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International, The
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by Peter Sobczynski

"So Much For Spurning The Dust"
2 stars

Like anyone with a new thriller to flog in the marketplace, I suspect that the creators of “The International” would be thrilled if the reviews described it as being Hitchcockian in tone. As a matter of fact, while watching the film, I did find myself thinking of one of the past works of the late Master of Suspense, though not one his classics like “The Man Who Knew Too Much” or “North by Northwest.” No, the film I was thinking about was his poorly received 1965 Paul Newman-Julie Andrews Cold War espionage drama “Torn Curtain.” Like that film, it tells an increasingly silly story that is both insultingly simplistic and maddeningly confusing to anyone crazy enough to try to follow along with it. Also like that film, it features two talented and charismatic stars who have curiously been given sketchily-drawn people to play and who never seem particularly comfortable with their characters or the surrounding film. And like “Torn Curtain,” which is only remembered today for a grisly set-piece in which Newman discovers just how hard it is to kill somebody in a quiet manner, it features an extended centerpiece sequence that is so dazzlingly constructed and executed that it almost makes up for the rest of the nonsense on display all by itself. Therefore, I find myself at a bit of a quandary--do I recommend that you see the film simply for that sequence and force you to endure 105 minutes of flat-out stupidity in order to see those amazing 15 minutes or do I tell you to avoid it and cause you to miss a mini-masterpiece of action filmmaking? Hopefully by the end of this review, I will have some kind of answer for you.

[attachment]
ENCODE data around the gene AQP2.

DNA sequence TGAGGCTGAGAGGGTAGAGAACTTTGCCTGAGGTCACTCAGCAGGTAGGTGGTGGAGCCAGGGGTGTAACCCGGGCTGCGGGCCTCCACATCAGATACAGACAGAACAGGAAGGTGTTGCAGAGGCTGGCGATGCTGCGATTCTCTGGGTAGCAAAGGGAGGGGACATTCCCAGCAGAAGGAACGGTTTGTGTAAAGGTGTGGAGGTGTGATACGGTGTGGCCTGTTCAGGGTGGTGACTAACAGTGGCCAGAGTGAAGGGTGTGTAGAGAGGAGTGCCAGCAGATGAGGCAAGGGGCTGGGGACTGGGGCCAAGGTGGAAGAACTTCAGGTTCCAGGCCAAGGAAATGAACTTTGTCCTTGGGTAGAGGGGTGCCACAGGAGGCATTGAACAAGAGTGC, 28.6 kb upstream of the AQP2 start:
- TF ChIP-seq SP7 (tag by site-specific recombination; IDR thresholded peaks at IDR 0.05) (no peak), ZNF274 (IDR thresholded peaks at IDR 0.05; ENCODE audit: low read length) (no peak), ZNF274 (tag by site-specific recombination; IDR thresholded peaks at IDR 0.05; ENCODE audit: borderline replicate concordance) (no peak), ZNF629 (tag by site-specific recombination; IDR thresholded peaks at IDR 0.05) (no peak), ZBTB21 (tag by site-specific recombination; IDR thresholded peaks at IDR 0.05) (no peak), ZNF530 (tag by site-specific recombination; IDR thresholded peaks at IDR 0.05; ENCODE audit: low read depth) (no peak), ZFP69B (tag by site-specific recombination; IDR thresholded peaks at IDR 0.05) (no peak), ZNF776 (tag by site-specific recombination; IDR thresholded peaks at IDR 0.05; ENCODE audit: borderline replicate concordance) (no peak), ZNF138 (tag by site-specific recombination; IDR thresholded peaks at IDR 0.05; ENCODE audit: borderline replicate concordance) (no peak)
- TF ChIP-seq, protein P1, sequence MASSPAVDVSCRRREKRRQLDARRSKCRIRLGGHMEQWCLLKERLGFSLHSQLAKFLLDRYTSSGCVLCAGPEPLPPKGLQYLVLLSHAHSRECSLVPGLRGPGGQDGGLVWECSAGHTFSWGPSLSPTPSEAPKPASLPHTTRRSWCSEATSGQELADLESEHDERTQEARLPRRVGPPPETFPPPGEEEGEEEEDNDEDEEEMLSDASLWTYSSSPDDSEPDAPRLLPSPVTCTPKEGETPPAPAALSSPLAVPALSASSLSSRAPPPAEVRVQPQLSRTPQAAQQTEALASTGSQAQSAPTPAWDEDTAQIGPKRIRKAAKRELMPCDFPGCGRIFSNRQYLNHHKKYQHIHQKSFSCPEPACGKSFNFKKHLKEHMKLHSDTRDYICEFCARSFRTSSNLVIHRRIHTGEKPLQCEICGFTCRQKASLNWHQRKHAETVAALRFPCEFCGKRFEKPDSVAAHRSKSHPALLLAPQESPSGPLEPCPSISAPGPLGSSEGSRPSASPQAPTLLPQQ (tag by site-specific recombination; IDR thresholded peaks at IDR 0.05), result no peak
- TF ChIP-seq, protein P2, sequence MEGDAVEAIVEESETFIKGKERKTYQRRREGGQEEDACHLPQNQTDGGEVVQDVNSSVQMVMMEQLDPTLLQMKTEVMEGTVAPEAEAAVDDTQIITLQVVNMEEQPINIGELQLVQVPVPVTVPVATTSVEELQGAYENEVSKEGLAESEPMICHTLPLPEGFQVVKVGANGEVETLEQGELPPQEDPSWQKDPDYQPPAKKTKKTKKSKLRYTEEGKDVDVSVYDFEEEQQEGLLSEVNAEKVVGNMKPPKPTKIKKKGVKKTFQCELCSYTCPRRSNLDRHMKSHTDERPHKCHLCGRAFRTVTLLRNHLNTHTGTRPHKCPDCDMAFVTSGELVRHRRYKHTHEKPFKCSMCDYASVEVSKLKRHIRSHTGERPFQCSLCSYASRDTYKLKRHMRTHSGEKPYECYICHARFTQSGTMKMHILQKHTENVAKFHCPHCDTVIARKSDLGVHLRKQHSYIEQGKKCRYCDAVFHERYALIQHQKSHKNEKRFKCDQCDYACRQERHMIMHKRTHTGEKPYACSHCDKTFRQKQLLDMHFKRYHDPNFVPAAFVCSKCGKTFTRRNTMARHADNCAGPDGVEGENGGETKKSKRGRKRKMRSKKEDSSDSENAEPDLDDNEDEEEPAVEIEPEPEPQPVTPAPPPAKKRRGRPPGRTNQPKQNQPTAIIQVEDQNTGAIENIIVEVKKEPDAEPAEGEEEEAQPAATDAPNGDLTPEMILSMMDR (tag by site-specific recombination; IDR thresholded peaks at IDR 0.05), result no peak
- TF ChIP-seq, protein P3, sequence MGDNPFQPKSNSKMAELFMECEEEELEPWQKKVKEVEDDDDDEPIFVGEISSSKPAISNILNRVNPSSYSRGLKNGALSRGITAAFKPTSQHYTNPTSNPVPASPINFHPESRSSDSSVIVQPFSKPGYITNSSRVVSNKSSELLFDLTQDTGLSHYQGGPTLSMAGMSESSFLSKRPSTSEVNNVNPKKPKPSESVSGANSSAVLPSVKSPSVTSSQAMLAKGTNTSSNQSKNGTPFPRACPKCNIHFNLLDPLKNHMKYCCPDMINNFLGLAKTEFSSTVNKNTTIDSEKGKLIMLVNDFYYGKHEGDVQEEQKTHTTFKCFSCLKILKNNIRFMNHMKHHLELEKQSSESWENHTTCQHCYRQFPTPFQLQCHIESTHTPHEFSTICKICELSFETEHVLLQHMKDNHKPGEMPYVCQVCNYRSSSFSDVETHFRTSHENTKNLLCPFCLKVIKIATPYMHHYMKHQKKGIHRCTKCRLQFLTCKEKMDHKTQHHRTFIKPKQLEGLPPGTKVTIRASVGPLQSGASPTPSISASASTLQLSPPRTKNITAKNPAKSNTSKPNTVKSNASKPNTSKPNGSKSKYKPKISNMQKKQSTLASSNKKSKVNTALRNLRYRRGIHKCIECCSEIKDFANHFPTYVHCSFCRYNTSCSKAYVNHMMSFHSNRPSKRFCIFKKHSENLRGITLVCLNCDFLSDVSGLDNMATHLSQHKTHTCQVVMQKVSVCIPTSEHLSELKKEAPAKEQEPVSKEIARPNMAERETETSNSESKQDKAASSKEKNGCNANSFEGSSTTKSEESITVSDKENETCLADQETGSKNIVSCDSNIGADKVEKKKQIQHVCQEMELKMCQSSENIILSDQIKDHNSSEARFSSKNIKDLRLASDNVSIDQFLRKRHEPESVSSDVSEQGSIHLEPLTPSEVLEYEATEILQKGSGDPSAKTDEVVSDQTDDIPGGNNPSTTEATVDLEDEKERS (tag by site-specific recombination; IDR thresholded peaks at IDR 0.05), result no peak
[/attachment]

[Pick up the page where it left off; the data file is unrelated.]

Vaguely inspired by some real-life scandals involving the former Bank of Credit and Commerce International, “The International” stars Clive Owen as Louis Salinger, an Interpol investigator who is obsessed with exposing the evil machinations of the International Bank of Business and Credit, a multinational bank that he believes is involved in money laundering, arms dealing, assassinations and charging ridiculous fees for non-members wishing to use their ATM machines. Of course, he has never been able to prove these accusations over the years thanks to the bank’s influence over governmental officials and the tendency for whistleblowers to mysteriously pass away just before revealing some crucial piece of information (although you would think that the fact that their Luxembourg headquarters appear to have been designed by the same architect responsible for all the secret lairs owned by the villains in the James Bond films might suggest to someone that they weren’t completely on the level) but as the film opens, it appears that he finally has an executive willing to go on the record about a deal involving the purchase of $200 million worth of missile guidance systems. Inevitably, the whole thing goes to hell and both Salinger’s partner and whistleblower are killed off, leaving Salinger back at square one. Teamed up with New York assistant D.A. Eleanor Whitman (Naomi Watts), Salinger bops around Europe tracking down one lead after another in the hopes of putting together an airtight case against the IBCC. As it turns out, the IBCC is run about as competently as pretty much every other international bank these days and when a hiccup in the guidance system sale threatens the very future of its existence, the bank’s top executives call in their chief assassin (Brian F O’Byrne) to help facilitate the deal, stop Salinger’s investigation once and for all and allow them to continue their reign as the world’s leading evil bank.